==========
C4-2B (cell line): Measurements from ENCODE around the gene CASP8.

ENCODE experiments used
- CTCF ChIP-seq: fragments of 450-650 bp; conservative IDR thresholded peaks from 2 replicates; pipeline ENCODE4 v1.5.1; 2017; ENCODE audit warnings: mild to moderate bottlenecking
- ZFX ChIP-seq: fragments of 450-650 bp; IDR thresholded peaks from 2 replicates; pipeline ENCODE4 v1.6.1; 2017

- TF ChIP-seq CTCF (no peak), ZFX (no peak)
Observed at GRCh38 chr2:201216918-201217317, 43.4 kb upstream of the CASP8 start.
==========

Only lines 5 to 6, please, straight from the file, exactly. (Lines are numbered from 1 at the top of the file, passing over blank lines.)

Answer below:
- TF ChIP-seq CTCF (no peak), ZFX (no peak)
Observed at GRCh38 chr2:201216918-201217317, 43.4 kb upstream of the CASP8 start.